In lieu of an abstract, here is a brief excerpt of the content:

  • Notes on Contributors

chantel acevedo has received many awards for her fiction, including the Latino International Book Award and an Alabama State Council on the Arts Literature Fellowship. She is the editor of the Southern Humanities Review, and the author of several novels, including Love and Ghost Letters, A Falling Star, and The Distant Marvels, forthcoming from Europa Editions.

david barber’s most recent book of poems is Wonder Cabinet. The poems in this issue will appear in his forthcoming collection, Secret History. He is poetry editor at the Atlantic.

clare beams’s fiction has appeared in One Story, The Best American Nonrequired Reading, FiveChapters, and elsewhere, and has received special mention in The Best American Short Stories and The Pushcart Prize anthology. She is a 2014 National Endowment for the Arts fellow in prose and a 2014 tuition scholar at Bread Loaf. She lives with her husband and daughter in Pittsburgh, where she is at work on a novel.

aimee bender is the author of five books. The most recent, The Color Master, was a New York Times Notable Book of 2013. Her fiction has been translated into sixteen languages.

elizabeth bishop (1911–1979), born in Worcester, Massachusetts, is widely acknowledged as one of the most significant poets of the twentieth century. A contemporary of Marianne Moore and Robert Lowell, she wrote of her travels and of the physical world with deft and stunning precision. She lived for several years in Key West, Florida, and taught for several more at Harvard; during the many years she lived in Brazil, she corresponded with friends in the United States by letter (her entire correspondence with Robert Lowell was published in 2008). Her books include Poems: North & South / A Cold Spring (1955), Complete Poems (1969), and Geography III (1977); she also translated work from Portuguese and Spanish. She received the Pulitzer Prize for poetry in 1956 and the National Book Award in 1970. “At the Fishhouses,” reprinted in this issue, was written after a 1946 trip Bishop took to Nova Scotia.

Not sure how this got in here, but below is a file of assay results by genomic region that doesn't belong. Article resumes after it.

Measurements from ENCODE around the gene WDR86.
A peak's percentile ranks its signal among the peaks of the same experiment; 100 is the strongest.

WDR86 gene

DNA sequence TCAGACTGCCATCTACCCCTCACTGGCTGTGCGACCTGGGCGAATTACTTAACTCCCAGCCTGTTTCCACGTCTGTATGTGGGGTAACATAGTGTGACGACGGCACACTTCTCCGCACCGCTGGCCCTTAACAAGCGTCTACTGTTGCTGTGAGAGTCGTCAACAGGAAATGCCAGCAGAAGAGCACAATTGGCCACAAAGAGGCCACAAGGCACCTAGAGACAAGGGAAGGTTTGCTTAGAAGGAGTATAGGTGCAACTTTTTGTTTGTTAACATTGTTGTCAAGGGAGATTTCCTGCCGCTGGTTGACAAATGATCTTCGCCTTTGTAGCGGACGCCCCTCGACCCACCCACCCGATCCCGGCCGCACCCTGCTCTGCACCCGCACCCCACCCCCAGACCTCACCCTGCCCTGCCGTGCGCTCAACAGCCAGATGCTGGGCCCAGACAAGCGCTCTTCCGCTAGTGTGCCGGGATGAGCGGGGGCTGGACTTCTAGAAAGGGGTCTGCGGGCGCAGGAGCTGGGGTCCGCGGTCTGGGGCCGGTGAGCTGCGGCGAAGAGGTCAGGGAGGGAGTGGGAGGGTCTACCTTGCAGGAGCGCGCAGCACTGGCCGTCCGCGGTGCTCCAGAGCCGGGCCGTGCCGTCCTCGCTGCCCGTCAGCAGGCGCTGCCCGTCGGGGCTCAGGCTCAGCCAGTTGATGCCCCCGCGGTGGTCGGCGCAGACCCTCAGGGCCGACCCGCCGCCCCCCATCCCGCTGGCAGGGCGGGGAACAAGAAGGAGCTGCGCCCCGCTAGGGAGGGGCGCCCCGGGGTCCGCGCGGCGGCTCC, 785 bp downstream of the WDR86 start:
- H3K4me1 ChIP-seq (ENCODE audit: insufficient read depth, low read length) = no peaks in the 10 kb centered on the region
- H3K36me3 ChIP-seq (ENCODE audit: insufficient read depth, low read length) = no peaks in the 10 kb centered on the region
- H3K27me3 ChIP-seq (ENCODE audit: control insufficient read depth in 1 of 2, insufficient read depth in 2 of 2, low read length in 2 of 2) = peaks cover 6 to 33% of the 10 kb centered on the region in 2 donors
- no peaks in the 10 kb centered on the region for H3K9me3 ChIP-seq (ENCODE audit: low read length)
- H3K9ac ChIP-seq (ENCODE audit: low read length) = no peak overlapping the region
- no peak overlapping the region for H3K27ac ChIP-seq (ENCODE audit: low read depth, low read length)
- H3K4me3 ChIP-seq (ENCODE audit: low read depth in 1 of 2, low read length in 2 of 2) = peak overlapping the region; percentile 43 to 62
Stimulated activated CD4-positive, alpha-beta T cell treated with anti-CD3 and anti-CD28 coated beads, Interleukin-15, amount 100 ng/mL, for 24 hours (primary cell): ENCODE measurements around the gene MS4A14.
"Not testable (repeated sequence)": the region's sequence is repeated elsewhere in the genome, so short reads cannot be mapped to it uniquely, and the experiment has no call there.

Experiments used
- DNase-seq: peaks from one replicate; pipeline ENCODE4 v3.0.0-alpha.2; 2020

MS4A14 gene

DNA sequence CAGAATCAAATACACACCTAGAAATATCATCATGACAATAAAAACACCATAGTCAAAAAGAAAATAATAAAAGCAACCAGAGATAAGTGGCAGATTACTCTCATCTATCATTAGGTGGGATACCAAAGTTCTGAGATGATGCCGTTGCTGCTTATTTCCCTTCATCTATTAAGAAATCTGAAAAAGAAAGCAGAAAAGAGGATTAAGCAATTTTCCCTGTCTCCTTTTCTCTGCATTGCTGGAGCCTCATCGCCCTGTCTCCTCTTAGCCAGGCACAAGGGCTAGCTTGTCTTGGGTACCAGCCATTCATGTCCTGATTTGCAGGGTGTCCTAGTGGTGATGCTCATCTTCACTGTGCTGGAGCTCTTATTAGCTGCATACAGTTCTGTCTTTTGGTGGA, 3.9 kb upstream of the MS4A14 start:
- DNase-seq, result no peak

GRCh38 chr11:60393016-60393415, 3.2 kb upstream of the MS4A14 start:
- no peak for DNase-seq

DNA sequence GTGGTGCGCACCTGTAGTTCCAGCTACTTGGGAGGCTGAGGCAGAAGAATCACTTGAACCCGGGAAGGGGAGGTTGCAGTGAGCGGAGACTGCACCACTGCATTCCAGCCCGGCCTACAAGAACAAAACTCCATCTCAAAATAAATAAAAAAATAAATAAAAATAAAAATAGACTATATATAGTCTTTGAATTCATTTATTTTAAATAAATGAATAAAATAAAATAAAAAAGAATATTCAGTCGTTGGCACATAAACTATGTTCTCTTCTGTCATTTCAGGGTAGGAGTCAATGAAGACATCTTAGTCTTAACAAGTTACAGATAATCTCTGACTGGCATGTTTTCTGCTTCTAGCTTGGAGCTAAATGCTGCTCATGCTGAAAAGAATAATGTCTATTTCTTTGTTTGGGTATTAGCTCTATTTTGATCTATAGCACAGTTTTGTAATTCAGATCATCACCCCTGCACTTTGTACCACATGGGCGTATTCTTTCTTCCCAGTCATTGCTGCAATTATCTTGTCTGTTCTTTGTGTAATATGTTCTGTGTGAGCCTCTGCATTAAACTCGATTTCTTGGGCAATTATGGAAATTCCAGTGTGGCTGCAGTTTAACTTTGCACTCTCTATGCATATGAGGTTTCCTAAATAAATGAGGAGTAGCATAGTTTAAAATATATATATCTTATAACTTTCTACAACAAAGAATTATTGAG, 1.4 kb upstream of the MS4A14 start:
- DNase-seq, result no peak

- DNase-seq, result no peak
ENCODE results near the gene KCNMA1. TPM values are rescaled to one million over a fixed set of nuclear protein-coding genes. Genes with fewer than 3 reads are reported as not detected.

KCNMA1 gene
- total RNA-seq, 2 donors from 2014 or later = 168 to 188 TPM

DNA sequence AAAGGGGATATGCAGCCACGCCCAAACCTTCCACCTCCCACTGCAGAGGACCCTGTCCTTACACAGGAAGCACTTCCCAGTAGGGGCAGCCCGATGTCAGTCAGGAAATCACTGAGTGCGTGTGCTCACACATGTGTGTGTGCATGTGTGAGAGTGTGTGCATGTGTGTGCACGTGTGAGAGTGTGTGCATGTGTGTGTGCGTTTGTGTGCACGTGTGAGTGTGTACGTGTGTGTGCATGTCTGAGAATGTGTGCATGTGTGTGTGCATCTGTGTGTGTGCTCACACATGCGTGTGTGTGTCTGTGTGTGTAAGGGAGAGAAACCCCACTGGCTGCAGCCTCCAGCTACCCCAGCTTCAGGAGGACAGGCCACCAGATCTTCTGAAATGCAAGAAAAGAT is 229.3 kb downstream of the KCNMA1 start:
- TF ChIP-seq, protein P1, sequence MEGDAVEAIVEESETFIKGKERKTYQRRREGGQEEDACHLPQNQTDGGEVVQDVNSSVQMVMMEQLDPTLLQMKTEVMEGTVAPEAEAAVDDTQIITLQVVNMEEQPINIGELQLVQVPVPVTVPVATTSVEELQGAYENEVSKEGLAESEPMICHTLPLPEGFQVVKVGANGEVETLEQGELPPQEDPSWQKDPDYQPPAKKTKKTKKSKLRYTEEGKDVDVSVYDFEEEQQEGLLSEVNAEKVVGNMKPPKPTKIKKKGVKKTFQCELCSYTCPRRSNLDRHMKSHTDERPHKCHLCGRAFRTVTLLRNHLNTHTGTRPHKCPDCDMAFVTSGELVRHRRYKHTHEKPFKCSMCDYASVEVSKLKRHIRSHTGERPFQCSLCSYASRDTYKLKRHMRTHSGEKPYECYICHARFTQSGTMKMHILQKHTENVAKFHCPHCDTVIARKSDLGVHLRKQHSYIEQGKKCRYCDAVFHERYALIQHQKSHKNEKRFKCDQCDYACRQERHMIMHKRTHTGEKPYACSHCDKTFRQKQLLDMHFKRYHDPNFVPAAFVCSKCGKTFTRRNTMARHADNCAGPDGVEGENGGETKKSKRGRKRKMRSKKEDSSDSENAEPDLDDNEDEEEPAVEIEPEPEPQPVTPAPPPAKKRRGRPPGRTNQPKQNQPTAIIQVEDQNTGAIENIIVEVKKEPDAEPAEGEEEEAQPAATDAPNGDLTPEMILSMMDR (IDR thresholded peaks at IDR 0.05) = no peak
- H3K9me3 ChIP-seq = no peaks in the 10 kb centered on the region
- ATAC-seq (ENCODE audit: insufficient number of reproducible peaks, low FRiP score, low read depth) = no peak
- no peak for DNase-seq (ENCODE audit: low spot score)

belle boggs is the author of Mattaponi Queen, winner of the Bakeless Prize and finalist for the Frank O’Connor International Short Story Award. Her collection of essays, The Art of Waiting (in which the essay in this issue will appear), and a novel, The Ugly Bear List, are both forthcoming from Graywolf Press.

dexter l. booth is the author of Scratching the Ghost, which won the 2012 Cave Canem Poetry Prize and was selected by Major Jackson. His poems appear in Blackbird, Grist, Willow Springs, Virginia Quarterly Review, and other publications. He is a PhD candidate at the University of Southern California.

MATTHEW CLARK’s essays have appeared in the Antioch Review, the Indiana Review, Fourth Genre, Wag’s Revue, and other magazines. The majority of “Shedders” was written at the Kimmel Harding Nelson Center for the Arts in Nebraska City, Nebraska. [End Page 203]

erica dawson is the author of two books of poetry: The Small Blades Hurt and Big-Eyed Afraid. Her work has appeared in The Best American Poetry, Poetry: A Pocket Anthology, Virginia Quarterly Review, Barrow Street, and other journals and anthologies. She is an assistant professor at the University of Tampa.

carrie fountain’s poems have appeared in the American Poetry Review, Poetry, and Tin House. Her first collection, Burn Lake, was a winner of the 2009 National Poetry Series Award and was published by Penguin in 2010. Her second collection, Instant Winner, will be published by Penguin in 2014. She lives in Austin, Texas, with her husband, the playwright Kirk Lynn, and their children.

vievee francis is the author of Horse in the Dark and Blue-Tail Fly. Her work has been published in numerous journals, textbooks, and anthologies, including Poetry, The Best American Poetry, and Angles of Ascent: A Norton Anthology of African American Poetry. She is currently an associate editor for Callaloo: A Premier Journal of African Diaspora Arts & Letters, a visiting professor in the undergraduate writing program at Warren Wilson College, and a new faculty member for the low-residency MFA program at Pacific University.

vedran husić was born in Bosnia and Herzegovina and raised in Germany and the United States...


Additional Information

Print ISSN
pp. 203-205
Launched on MUSE
Open Access
Back To Top

This website uses cookies to ensure you get the best experience on our website. Without cookies your experience may not be seamless.